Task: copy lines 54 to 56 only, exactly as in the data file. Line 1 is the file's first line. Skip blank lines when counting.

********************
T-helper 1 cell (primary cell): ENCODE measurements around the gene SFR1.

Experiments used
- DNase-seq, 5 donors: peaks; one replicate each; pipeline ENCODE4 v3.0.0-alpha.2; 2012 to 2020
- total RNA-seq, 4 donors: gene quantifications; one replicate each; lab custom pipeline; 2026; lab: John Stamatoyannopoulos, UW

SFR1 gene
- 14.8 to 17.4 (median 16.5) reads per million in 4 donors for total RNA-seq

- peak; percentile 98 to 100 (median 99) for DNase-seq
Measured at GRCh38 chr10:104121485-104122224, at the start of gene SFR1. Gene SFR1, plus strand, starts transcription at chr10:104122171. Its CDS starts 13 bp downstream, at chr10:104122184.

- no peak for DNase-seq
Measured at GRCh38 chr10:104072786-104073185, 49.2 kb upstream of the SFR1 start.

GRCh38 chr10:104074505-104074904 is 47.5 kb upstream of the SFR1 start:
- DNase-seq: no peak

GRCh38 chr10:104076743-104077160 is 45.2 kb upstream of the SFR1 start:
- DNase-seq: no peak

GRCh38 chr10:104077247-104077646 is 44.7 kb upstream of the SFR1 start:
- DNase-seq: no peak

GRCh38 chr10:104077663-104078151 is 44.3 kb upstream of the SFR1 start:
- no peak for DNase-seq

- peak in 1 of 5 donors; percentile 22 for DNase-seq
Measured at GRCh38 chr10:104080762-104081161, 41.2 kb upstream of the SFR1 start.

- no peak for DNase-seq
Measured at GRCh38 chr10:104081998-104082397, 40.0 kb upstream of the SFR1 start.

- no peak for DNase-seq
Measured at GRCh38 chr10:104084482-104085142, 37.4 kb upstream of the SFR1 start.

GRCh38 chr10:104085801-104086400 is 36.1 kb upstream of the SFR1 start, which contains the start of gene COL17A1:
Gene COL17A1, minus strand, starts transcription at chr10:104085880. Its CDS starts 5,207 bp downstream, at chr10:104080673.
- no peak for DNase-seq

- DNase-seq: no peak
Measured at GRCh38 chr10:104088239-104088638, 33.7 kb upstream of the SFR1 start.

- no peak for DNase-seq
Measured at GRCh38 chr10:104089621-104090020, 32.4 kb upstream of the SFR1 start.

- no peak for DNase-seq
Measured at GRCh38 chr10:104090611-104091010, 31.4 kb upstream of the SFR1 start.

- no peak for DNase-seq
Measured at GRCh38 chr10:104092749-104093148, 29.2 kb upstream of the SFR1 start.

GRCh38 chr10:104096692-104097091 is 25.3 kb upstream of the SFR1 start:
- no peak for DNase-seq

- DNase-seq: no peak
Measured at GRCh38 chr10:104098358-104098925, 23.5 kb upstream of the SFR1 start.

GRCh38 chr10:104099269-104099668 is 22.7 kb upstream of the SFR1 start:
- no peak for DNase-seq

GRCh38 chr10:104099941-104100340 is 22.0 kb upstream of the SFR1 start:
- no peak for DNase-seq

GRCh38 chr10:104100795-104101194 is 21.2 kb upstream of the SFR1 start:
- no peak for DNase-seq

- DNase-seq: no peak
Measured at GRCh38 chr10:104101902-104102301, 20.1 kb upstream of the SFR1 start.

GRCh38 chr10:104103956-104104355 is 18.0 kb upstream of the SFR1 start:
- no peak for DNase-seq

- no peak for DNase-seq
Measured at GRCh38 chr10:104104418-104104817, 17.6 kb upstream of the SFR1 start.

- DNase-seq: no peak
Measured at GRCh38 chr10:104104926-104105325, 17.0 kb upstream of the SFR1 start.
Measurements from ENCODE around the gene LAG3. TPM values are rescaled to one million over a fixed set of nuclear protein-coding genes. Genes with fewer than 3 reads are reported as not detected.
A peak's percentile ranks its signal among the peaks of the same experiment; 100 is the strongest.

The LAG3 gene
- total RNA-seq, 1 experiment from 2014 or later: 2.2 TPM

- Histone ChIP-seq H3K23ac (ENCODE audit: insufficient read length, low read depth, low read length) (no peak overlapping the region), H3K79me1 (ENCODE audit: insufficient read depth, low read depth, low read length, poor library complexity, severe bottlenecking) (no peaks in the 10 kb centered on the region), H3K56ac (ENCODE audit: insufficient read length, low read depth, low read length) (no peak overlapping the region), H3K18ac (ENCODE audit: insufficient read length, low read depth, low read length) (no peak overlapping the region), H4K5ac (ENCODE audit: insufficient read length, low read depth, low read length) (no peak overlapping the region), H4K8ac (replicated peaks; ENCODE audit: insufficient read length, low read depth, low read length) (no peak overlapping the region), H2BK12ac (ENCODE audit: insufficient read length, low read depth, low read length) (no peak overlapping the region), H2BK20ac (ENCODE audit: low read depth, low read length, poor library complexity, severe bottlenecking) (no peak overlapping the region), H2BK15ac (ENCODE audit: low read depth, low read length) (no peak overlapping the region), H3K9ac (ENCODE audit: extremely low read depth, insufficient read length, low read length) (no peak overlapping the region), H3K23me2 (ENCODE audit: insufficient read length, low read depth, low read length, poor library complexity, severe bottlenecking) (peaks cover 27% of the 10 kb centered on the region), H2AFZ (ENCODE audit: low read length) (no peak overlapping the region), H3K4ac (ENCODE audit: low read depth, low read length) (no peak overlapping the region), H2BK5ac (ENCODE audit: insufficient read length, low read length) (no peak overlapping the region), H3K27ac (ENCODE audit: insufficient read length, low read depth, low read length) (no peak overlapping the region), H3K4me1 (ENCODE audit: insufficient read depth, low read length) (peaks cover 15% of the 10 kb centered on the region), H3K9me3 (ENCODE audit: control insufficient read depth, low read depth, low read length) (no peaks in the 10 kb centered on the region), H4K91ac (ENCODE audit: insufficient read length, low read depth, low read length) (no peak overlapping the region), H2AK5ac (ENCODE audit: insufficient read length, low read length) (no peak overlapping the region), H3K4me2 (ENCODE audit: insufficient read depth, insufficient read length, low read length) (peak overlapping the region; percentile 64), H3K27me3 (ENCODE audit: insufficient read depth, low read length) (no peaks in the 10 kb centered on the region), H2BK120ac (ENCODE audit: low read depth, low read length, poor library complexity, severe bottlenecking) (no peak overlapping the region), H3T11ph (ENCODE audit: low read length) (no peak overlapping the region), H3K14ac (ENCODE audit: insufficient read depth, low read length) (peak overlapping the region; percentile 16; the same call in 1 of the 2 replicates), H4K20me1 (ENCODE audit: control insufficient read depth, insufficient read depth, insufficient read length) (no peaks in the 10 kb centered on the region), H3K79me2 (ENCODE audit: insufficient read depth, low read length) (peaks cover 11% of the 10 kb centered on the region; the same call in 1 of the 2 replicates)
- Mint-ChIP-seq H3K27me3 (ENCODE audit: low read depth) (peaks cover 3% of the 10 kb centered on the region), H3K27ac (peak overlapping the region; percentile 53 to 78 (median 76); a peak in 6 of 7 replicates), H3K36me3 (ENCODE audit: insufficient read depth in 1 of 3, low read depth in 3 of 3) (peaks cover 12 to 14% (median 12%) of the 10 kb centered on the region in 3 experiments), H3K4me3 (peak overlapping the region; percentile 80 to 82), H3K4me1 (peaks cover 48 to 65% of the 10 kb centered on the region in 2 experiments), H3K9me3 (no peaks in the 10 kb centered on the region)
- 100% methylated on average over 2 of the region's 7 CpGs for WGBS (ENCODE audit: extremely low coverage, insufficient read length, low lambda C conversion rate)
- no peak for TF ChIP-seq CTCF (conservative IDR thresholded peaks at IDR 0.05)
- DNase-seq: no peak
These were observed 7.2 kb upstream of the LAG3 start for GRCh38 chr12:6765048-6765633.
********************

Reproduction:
Measurements from ENCODE around the gene LAG3. TPM values are rescaled to one million over a fixed set of nuclear protein-coding genes. Genes with fewer than 3 reads are reported as not detected.
A peak's percentile ranks its signal among the peaks of the same experiment; 100 is the strongest.

The LAG3 gene